Hey, Pandemic, here's an idea for the inevitable Mercs 3: Get rid of the pointless factions and keep the dictatorship. Give the player control of their own army and make it the main objective to capture strategic outposts so they can sustain rebel troops. Let them manage garrisons and organise the weaponry that's distributed between the occupied areas. Make it so that there's some feeling of need and accomplishment to the copy-and-paste missions. Then, at least there will be a greater reason behind the continued fighting. A power-struggle, balancing defences and building up your forces. How much more exciting does that sound? Answer: loads. And I came up with that in a minute.
As it stands the game revolves around completing missions to make money to buy weapons to blow things up to repeat... and this isn't even one of the major issues I have with the game.
For a start, the game is bugged to hell. There are common bugs that you'll need to find workarounds for and not-so-common ones that you'll need to pull your hair out for. Sometimes the bugs can be Boiling Point funny, like distant, somersaulting helicopters or the time I requested extraction, only to watch in bemusement as the helicopter set down on a sandy slope, slid serenely into a nearby lake and exploded. Such things I can just laugh at and try again, but sometimes the bugs can be fun-destroying. There's a particularly annoying one that refuses to reset enemy positions when retrying failed missions. This means you can be on the fifth retry of a mission and instantly, three enemy gunships will be surrounding you with any allies you may have previously had already wiped out from your previous attempt.
The next complaint is that the game looks bad, five-years-old bad. It looks a lot like Just Cause, but without the awe-inspiring vistas. Blurry textures make your surroundings look like an idiot's watercolour painting and to add insult to injury, the anti-aliasing on offer doesn't even work to smooth things over. The explosions can be spectacular though and this remains one of your incentives to blow stuff up, just so the game isn't so eye-bleedingly ugly. It's clear the PC's hardware capabilities have been overlooked for the sake of easy development.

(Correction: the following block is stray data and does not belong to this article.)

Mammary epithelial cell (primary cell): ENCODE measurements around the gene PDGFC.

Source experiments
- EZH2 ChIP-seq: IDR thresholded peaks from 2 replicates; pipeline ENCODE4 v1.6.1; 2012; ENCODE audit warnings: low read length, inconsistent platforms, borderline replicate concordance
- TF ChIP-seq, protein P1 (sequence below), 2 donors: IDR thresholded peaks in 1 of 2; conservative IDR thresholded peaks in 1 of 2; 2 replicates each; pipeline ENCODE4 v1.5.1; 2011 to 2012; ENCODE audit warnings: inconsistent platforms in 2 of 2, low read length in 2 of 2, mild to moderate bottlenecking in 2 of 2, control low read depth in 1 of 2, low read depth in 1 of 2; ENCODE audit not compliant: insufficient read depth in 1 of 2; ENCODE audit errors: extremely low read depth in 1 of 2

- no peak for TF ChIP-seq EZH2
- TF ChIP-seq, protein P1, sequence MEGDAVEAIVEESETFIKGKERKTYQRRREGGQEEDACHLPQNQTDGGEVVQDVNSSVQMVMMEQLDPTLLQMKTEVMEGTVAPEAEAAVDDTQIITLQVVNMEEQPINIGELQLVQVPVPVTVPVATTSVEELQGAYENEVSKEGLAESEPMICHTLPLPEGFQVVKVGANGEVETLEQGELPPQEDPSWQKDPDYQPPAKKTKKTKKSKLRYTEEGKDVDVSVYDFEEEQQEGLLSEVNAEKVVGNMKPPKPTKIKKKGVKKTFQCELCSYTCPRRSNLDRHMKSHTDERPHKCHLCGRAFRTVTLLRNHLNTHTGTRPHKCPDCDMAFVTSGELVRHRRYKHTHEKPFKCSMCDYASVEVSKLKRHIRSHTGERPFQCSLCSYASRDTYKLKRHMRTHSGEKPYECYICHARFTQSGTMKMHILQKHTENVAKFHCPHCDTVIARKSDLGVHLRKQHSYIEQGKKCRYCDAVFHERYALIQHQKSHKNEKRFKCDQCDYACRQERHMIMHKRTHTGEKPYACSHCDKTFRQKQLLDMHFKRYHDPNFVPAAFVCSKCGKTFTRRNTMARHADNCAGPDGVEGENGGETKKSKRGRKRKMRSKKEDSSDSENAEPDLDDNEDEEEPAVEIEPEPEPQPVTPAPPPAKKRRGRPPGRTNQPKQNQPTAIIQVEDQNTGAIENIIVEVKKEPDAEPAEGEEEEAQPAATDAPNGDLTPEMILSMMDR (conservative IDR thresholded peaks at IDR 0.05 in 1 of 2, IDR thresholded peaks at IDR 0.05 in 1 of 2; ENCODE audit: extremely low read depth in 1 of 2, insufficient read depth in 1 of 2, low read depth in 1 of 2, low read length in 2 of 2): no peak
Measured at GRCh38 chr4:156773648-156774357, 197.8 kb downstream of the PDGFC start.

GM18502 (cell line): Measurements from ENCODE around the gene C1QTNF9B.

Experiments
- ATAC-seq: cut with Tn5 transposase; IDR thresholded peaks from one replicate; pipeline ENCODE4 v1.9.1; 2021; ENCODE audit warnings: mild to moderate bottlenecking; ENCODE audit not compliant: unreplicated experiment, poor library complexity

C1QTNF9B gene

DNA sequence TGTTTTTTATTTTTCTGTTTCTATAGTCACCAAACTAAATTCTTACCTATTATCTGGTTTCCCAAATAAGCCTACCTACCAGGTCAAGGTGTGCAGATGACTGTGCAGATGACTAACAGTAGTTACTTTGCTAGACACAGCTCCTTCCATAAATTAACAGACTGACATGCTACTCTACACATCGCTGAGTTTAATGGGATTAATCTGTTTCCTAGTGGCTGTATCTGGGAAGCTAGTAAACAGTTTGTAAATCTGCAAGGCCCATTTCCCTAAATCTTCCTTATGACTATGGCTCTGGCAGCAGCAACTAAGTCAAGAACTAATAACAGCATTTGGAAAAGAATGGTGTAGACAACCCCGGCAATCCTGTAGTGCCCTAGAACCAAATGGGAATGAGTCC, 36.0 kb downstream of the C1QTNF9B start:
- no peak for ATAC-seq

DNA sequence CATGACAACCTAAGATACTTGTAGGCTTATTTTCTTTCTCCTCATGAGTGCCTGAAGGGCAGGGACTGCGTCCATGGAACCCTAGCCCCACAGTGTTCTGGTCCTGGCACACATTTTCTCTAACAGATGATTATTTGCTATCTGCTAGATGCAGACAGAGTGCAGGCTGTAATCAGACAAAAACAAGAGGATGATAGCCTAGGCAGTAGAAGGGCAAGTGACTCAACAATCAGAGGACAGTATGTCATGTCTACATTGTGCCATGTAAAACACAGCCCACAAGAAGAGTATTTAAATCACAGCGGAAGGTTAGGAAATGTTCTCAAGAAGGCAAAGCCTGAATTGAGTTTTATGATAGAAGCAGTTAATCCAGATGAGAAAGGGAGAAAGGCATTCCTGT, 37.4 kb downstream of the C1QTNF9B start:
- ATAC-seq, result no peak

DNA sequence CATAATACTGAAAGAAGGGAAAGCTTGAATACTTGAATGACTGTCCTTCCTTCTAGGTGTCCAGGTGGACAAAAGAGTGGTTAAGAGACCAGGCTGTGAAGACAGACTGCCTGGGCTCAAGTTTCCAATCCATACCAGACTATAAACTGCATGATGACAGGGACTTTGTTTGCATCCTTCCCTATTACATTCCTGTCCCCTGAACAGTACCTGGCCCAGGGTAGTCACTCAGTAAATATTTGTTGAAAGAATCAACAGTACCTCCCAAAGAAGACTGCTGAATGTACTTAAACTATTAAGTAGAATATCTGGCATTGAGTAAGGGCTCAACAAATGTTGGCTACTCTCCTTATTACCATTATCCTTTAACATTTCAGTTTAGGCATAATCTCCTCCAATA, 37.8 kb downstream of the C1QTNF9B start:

The third complaint is in reference to the Holy-Mother-of-God-that's-annoying audio. If you aren't hatefully mimicking your irritating partner's pitchy Aussie twang within half an hour then you either have the patience of a saint or have already sliced your ears off in desperation. Dialogue is repeated ad infinitum for no very good reason. I think for the most part it's supposed to give an indication as to a person's stance towards you, but it's clearly broken. A friendly faction's goons will repeatedly shout "enemy sighted" when you arrive or an enemy faction may yell " hold fire! It's the merc!" until you unplug your speakers or murder them all. Honestly, I would have been happier without any the voice audio, because it is wholly awful.
I'll rush on through some of the rest: The interface is unresponsive, the physics engine is dodgy, you are at the mercy of irregular checkpoint saves with no quicksave, the AI is awful and the whole thing smacks of lazy console-porting.
Right, now that the muck has been cleared from view, you might be able to make out the score below. Not too bad is it? So, the question is... why am I giving a clearly broken game quite a generous score? Well, it's mainly to do with the fact that when the game wasn't being a complete dick to me, it actually treated me rather well. Yes, it's true that I may be delirous from the meagre PC offerings of the moment or I'm just happy I've completed a game for the first time in ages. Well, it could be those things and more, but at times Mercs 2 has made me smile and that's what's important for a slice of big, dumb, action entertainment.
The comparisons to Just Cause and Boiling Point are meant to be favourable as well, tedious (the former) and broken (the latter) as they were. Ultimately, it's not a terrible game (you can put that quote on the box). Mercs 2 often conjures moments of majesty and awe. It gives the player a box of matches and a crate of TNT and says 'go figure', leaving you to decide the most effective way to utilize the support at your disposal. If you have enough mental stamina to bypass the game's annoyances then you can actually have a lot of fun planning your attack and delighting in your own cleverness when it succeeds. Whether it's lifting off from an oil tanker seconds after you've called an artillery strike on it, or obliterating an entire oil rig in order to kill a single man, there's something to be said for the sense of style that the game occasionally emits, even if it is the gaming equivalent of Quasimodo in a tuxedo.